Document Detail

Intermittent visual feedback can boost motor learning of rhythmic movements: evidence for error feedback beyond cycles.
MedLine Citation:
PMID:  22238101     Owner:  NLM     Status:  In-Data-Review    
Movement error is a driving force behind motor learning. For motor learning with discrete movements, such as point-to-point reaching, it is believed that the brain uses error information of the immediately preceding movement only. However, in the case of continuous and repetitive movements (i.e., rhythmic movements), there is a ceaseless inflow of performance information. Thus, an accurate temporal association of the motor commands with the resultant movement errors is not necessarily guaranteed. We investigated how the brain overcomes this challenging situation. Human participants adapted rhythmic movements between two targets to visuomotor rotations, the amplitudes of which changed randomly from cycle to cycle (the duration of one cycle was ∼400 ms). A system identification technique revealed that the motor adaptation was affected not just by the preceding movement error, but also by a history of errors from the previous cycles. Error information obtained from more than one previous cycle tended to increase, rather than decrease, movement error. This result led to a counterintuitive prediction: providing visual error feedback for only a fraction of cycles should enhance visuomotor adaptation. As predicted, we observed that motor adaptation to a constant visual rotation (30°) was significantly enhanced by providing visual feedback once every fourth or fifth cycle rather than for every cycle. These results suggest that the brain requires a specific processing time to modify the motor command, based on the error information, and so is unable to deal appropriately with the overwhelming flow of error information generated during rhythmic movements.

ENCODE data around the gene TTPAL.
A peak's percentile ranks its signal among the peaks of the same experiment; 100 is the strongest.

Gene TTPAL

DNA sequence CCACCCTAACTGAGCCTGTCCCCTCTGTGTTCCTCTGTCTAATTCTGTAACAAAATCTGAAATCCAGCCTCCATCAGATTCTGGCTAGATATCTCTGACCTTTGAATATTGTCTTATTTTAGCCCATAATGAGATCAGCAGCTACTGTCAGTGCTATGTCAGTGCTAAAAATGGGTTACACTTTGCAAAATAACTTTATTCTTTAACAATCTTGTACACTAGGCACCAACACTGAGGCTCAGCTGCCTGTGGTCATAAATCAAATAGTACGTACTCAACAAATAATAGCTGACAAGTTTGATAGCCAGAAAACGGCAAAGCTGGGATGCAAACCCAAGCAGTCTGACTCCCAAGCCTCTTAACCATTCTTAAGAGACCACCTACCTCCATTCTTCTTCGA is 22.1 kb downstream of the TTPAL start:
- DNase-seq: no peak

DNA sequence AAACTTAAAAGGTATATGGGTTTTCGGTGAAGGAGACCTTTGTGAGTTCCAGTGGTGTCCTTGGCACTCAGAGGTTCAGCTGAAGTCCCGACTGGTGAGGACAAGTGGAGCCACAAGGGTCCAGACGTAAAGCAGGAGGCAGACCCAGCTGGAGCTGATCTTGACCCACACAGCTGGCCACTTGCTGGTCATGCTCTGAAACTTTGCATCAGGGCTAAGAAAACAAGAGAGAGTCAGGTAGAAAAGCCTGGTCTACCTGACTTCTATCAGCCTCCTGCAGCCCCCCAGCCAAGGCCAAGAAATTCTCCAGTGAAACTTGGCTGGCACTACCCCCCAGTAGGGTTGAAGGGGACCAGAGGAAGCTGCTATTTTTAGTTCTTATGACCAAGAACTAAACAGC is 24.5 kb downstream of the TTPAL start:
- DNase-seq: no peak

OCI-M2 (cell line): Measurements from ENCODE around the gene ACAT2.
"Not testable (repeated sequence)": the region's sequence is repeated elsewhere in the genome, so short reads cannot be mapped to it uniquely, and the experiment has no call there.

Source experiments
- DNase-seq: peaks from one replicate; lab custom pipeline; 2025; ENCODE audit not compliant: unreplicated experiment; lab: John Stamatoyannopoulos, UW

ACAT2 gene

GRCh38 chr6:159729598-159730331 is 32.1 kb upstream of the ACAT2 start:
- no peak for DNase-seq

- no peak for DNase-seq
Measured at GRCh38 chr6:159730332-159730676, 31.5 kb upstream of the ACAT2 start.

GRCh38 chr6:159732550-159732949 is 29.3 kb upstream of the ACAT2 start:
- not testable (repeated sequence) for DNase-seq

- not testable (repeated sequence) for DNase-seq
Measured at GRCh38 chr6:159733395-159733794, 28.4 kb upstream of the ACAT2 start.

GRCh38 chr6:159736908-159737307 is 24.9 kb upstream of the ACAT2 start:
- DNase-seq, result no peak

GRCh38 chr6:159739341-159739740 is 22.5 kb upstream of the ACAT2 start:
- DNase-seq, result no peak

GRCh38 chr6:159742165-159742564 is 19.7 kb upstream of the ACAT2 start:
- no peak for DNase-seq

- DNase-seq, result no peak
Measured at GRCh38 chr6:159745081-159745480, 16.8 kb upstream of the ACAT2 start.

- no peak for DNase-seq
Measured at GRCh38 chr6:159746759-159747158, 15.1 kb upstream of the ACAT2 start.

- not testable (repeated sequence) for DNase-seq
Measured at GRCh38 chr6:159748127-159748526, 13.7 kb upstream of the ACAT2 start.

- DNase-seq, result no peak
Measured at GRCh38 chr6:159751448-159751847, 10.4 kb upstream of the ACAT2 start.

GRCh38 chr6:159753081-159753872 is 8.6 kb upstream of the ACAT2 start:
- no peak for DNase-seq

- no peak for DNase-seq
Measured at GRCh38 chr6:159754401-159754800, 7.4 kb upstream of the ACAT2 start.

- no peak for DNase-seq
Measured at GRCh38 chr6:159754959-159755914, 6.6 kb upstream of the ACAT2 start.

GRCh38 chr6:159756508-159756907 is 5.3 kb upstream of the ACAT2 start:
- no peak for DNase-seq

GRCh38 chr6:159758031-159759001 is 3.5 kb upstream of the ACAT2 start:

Tsuyoshi Ikegami; Masaya Hirashima; Rieko Osu; Daichi Nozaki
Publication Detail:
Type:  Journal Article    
Journal Detail:
Title:  The Journal of neuroscience : the official journal of the Society for Neuroscience     Volume:  32     ISSN:  1529-2401     ISO Abbreviation:  J. Neurosci.     Publication Date:  2012 Jan 
Date Detail:
Created Date:  2012-01-12     Completed Date:  -     Revised Date:  -    
Medline Journal Info:
Nlm Unique ID:  8102140     Medline TA:  J Neurosci     Country:  United States    
Other Details:
Languages:  eng     Pagination:  653-7     Citation Subset:  IM    
Graduate School of Education, The University of Tokyo, Tokyo 113-0033, Japan, Advanced ICT Research Institute, National Institute of Information and Communications Technology, Kyoto 619-0288, Japan, and Computational Neuroscience Laboratory, Advanced Telecommunications Research Institute International, Kyoto 619-0288, Japan.
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